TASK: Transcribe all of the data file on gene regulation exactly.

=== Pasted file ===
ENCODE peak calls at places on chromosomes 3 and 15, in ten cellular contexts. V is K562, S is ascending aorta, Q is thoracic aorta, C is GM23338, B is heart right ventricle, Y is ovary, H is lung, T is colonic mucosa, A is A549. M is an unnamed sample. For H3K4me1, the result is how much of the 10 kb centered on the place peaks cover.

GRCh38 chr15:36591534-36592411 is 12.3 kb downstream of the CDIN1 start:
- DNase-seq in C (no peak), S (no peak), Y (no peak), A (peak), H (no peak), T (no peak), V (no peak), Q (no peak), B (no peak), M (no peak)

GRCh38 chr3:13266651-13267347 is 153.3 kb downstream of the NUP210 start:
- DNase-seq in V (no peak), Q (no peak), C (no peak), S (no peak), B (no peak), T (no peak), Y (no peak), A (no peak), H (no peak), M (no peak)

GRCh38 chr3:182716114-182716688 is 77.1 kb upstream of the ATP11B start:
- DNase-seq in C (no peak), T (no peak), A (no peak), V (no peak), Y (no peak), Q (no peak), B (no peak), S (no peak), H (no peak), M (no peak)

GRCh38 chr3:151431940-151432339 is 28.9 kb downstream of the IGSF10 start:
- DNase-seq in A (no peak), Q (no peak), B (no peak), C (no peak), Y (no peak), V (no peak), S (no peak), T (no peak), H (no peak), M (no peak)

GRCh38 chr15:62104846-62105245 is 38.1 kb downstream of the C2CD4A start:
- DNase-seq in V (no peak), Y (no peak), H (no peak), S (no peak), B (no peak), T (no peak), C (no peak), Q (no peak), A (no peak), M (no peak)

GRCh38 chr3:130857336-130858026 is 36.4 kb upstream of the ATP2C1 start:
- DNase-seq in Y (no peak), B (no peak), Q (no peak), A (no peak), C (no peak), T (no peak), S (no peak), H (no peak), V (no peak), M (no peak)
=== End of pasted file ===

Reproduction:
ENCODE peak calls at places on chromosomes 3 and 15, in ten cellular contexts. V is K562, S is ascending aorta, Q is thoracic aorta, C is GM23338, B is heart right ventricle, Y is ovary, H is lung, T is colonic mucosa, A is A549. M is an unnamed sample. For H3K4me1, the result is how much of the 10 kb centered on the place peaks cover.

GRCh38 chr15:36591534-36592411 is 12.3 kb downstream of the CDIN1 start:
- DNase-seq in C (no peak), S (no peak), Y (no peak), A (peak), H (no peak), T (no peak), V (no peak), Q (no peak), B (no peak), M (no peak)

GRCh38 chr3:13266651-13267347 is 153.3 kb downstream of the NUP210 start:
- DNase-seq in V (no peak), Q (no peak), C (no peak), S (no peak), B (no peak), T (no peak), Y (no peak), A (no peak), H (no peak), M (no peak)

GRCh38 chr3:182716114-182716688 is 77.1 kb upstream of the ATP11B start:
- DNase-seq in C (no peak), T (no peak), A (no peak), V (no peak), Y (no peak), Q (no peak), B (no peak), S (no peak), H (no peak), M (no peak)

GRCh38 chr3:151431940-151432339 is 28.9 kb downstream of the IGSF10 start:
- DNase-seq in A (no peak), Q (no peak), B (no peak), C (no peak), Y (no peak), V (no peak), S (no peak), T (no peak), H (no peak), M (no peak)

GRCh38 chr15:62104846-62105245 is 38.1 kb downstream of the C2CD4A start:
- DNase-seq in V (no peak), Y (no peak), H (no peak), S (no peak), B (no peak), T (no peak), C (no peak), Q (no peak), A (no peak), M (no peak)

GRCh38 chr3:130857336-130858026 is 36.4 kb upstream of the ATP2C1 start:
- DNase-seq in Y (no peak), B (no peak), Q (no peak), A (no peak), C (no peak), T (no peak), S (no peak), H (no peak), V (no peak), M (no peak)